After a summer that took a long time to feel like summer, with too much rain and cold for most people's tastes, Adirondackers are turning their thoughts toward fall.
As the days grow shorter and the nights grow colder, the fiery colors of fall will soon be upon us. In fact, some trees throughout the region have been showing twinges of red, orange and yellow since late July.
The leaf season not only affects the spirits of locals but also has a huge impact on the local economy.
Leaves throughout the region are beginning to change as fall rapidly approaches.
(Enterprise photo — Jessica Collier)
When the fall leaf colors are bright and lasting, the region draws in more money.
About 340,000 people, or 35 percent of the visitors to the region between May and October, come for the fall foliage season.
The Lake Placid/Essex County Visitors Bureau. estimates that visitors spend about $356 in an average day while vacationing here. That adds up to about $121 million being spent in the region if each party spends one day in the area.
For those who are curious about where to find the best fall colors, the state tourism bureau can help. On Wednesday, I Love New York launched a fall foliage color report, which maps the colors of the leaves across the state based on information from volunteers. It can be viewed online or heard by calling 518-474-4116 or 1-800-CALL-NYS (225-5697).
About 340,000 people, or 35 percent of the visitors to the region between May and October, come for the fall foliage season, said Jon Lundin, spokesman for the Lake Placid/Essex County Visitors Bureau.
"People are really coming here during that time for the outdoors, for the fall foliage," Lundin said. "That's really the driver for the visitations."
The bureau estimates that visitors spend about $356 in an average day while vacationing here. That adds up to about $121 million being spent in the region if each party spends one day in the area.
Tourists in search of fall colors, often referred to as "leaf peepers," are a combination of people with vacations planned ahead of time and spontaneous travelers who drive up to the Adirondacks on nice days to take in the scenery, said Neil Seymour, head of the Franklin County tourism department.
With that in mind, Seymour has been working on two separate advertising campaigns to keep the region at the top of the minds of people living within the distance of an easy drive.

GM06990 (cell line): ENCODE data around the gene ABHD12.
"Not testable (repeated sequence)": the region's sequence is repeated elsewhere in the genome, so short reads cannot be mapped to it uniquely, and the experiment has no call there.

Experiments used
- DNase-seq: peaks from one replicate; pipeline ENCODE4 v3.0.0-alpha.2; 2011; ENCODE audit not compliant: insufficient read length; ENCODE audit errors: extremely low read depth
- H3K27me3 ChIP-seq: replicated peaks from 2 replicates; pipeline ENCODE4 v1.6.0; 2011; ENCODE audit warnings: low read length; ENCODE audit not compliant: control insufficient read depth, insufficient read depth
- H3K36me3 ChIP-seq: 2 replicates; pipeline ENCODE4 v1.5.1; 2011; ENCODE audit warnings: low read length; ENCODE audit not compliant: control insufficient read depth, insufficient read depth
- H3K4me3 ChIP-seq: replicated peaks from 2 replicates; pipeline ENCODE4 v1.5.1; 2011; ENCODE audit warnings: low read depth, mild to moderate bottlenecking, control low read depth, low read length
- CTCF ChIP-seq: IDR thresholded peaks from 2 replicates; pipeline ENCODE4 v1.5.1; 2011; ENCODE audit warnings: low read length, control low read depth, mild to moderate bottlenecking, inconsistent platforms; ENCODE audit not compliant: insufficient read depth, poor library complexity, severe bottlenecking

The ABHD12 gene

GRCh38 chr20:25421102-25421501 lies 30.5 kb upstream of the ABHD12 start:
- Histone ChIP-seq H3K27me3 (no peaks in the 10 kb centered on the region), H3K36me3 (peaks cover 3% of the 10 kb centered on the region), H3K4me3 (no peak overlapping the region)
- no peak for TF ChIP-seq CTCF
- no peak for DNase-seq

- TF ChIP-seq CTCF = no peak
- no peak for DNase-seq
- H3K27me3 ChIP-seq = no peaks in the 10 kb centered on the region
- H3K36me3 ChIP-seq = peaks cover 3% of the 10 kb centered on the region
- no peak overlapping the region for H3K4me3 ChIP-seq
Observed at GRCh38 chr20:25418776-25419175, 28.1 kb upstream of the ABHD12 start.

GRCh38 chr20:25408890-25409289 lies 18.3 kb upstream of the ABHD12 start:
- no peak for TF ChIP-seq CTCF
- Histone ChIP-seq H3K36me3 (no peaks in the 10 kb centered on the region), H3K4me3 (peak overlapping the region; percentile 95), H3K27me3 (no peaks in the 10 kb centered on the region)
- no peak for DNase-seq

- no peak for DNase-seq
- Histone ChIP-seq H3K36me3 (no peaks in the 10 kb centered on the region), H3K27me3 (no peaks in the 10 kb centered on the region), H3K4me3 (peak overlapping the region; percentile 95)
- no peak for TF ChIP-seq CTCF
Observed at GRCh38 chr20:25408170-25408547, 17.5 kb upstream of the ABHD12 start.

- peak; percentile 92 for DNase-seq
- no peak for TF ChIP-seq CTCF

From Aug. 31 until Oct. 4, Franklin County, along with the Tupper Lake Chamber of Commerce and The Wild Center, is running a TV ad promoting fall travel on the Time Warner cable network, directed at people 55 and older in the Albany, Utica, Syracuse and Rochester markets. Seymour said that age group is targeted because people in it tend to have disposable income and are more likely to travel in the fall.
"As soon as school starts, the family vacation time is precluded," Seymour said. "And that's when we switch markets, looking at other appropriate age levels."
Seymour said the ad has run in past years and tends to get 2,200 to 2,400 people looking for more information and an estimated 800 to 1,000 views of the three-minute video that viewers have the option to watch.
Franklin County has also joined with Essex, Warren and Clinton counties to run a fall travel ad in Oprah magazine.
Beyond advertising, events around the region are targeted at bringing in leaf peepers. One popular event, the sixth annual Festival of Colors, hosted by the Whiteface Regional Visitors Bureau, will be held from 10 a.m. to 4 p.m. Saturday, Sept. 12 on the tee-ball field on Springfield Road in Wilmington. It will feature local artists, produce growers, bakers and crafters.
Unfortunately for the tourism industry, the fall colors are as difficult to predict as the weather.
"It's a little early to know what the fall color season is going to be like, so we'll wait and see," said Michael Farrell, director of Uihlein Forest Sugar Maple Research Station in Lake Placid.
He said the weather over the next few weeks will determine how the leaves change.
The colors change in the fall as trees prepare themselves for winter, said Richard Gast, of Franklin County Cornell Cooperative Extension. The water in the leaves flows down into the tree's roots, storing nutrients there so the tree will survive until spring, and daylight hours wane, shining less sunlight on the leaves.
With less water and light, photosynthesis, the process that nourishes plants and produces chlorophyll, occurs less and less. Chlorophyll gives the leaves their green color, and as less chlorophyll is present, the green pigment starts to disappear.
Carotene, which gives carrots their orange color, and other orange, yellow and brown pigments are present in the leaves all summer, but they are hidden by the green. Once it fades, they become visible.
The reds and purples that can be seen in fall foliage, however, are not already present. They come when sugars are produced in sap cells, then trapped in leaves.
How much color comes out in the fall depends on several weather-related factors.
"Temperature, light and water all affect the intensity and the length of the color season," Gast said.
He said if the sun, warm weather and cold nights that have been typical this week continue throughout the fall, it will be ideal conditions for brilliant fall foliage.
In the past few years, the lack of water from droughts have made leaves start to fall early, Farrell said.
"That's not a problem this year," Farrell said.
Farrell said that while many people tend to view the leaves on drives, it's much better to walk.
He said the Uihlein Foundation, at the height of the fall foliage season, will be opening the Henry's Woods trailhead. At 11:30 a.m. Sept. 28, there will be a ribbon-cutting ceremony there, and Farrell said it would be a perfect time to take in the colors.
Contact Jessica Collier at (518) 891-2600 ext. 25 or email@example.com.